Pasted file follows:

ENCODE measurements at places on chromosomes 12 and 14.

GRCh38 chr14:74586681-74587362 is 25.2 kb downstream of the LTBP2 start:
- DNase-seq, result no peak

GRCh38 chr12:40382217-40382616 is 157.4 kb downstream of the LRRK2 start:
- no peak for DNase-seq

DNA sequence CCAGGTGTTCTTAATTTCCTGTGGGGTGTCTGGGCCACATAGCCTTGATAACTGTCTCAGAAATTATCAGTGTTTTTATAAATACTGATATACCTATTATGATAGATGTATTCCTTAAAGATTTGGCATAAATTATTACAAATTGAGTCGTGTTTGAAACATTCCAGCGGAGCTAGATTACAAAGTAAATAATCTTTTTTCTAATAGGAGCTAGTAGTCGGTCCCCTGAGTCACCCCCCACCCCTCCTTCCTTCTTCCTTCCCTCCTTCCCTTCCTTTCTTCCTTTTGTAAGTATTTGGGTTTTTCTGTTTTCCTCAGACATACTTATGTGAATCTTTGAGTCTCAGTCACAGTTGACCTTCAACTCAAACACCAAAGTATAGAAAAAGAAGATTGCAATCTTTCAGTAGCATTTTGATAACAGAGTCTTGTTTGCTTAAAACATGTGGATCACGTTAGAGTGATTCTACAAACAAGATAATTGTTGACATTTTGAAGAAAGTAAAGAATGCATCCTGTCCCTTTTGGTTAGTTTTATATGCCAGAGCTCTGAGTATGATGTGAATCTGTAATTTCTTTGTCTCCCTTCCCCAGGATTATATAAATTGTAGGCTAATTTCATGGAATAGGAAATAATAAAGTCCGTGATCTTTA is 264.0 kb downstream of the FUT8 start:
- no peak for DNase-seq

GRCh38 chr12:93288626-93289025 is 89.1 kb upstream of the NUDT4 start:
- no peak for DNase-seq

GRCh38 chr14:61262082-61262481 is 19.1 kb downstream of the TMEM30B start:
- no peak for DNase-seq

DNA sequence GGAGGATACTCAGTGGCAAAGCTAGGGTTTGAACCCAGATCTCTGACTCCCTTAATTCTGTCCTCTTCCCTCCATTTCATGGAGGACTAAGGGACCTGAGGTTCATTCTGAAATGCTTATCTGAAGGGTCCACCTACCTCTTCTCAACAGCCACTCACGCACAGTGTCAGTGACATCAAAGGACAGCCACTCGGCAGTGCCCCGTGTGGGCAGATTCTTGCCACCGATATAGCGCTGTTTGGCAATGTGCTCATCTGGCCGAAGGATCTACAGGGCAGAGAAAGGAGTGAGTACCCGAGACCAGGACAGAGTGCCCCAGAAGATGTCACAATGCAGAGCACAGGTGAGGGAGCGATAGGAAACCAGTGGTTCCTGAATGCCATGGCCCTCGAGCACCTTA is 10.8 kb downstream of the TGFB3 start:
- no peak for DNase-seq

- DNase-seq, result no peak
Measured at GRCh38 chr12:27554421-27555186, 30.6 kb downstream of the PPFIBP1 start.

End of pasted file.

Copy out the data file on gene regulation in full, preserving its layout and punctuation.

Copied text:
ENCODE measurements at places on chromosomes 12 and 14.

GRCh38 chr14:74586681-74587362 is 25.2 kb downstream of the LTBP2 start:
- DNase-seq, result no peak

GRCh38 chr12:40382217-40382616 is 157.4 kb downstream of the LRRK2 start:
- no peak for DNase-seq

DNA sequence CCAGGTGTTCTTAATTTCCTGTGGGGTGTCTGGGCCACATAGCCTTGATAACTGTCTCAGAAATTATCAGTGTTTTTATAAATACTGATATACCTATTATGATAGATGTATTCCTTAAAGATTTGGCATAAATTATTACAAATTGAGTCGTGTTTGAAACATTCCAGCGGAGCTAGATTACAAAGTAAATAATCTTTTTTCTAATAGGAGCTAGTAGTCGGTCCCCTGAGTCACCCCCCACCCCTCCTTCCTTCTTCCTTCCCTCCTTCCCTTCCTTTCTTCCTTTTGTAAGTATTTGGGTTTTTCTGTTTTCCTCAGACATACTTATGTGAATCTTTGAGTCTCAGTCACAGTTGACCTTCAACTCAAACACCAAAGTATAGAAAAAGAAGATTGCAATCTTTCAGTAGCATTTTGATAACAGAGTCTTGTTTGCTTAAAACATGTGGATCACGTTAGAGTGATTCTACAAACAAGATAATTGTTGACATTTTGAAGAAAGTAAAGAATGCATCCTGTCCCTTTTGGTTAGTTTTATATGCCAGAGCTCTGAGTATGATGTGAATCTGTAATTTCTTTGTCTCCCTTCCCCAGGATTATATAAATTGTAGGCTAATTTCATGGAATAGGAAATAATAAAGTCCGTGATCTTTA is 264.0 kb downstream of the FUT8 start:
- no peak for DNase-seq

GRCh38 chr12:93288626-93289025 is 89.1 kb upstream of the NUDT4 start:
- no peak for DNase-seq

GRCh38 chr14:61262082-61262481 is 19.1 kb downstream of the TMEM30B start:
- no peak for DNase-seq

DNA sequence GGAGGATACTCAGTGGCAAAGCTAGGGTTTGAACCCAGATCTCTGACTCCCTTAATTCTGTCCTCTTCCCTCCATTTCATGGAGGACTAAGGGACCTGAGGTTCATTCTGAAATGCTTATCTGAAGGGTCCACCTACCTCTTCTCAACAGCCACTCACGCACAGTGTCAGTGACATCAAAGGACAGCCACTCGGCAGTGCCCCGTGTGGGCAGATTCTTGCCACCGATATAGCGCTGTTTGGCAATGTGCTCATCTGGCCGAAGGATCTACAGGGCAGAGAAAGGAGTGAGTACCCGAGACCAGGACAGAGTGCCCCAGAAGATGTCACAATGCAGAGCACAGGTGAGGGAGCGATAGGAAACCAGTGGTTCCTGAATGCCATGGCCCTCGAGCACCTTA is 10.8 kb downstream of the TGFB3 start:
- no peak for DNase-seq

- DNase-seq, result no peak
Measured at GRCh38 chr12:27554421-27555186, 30.6 kb downstream of the PPFIBP1 start.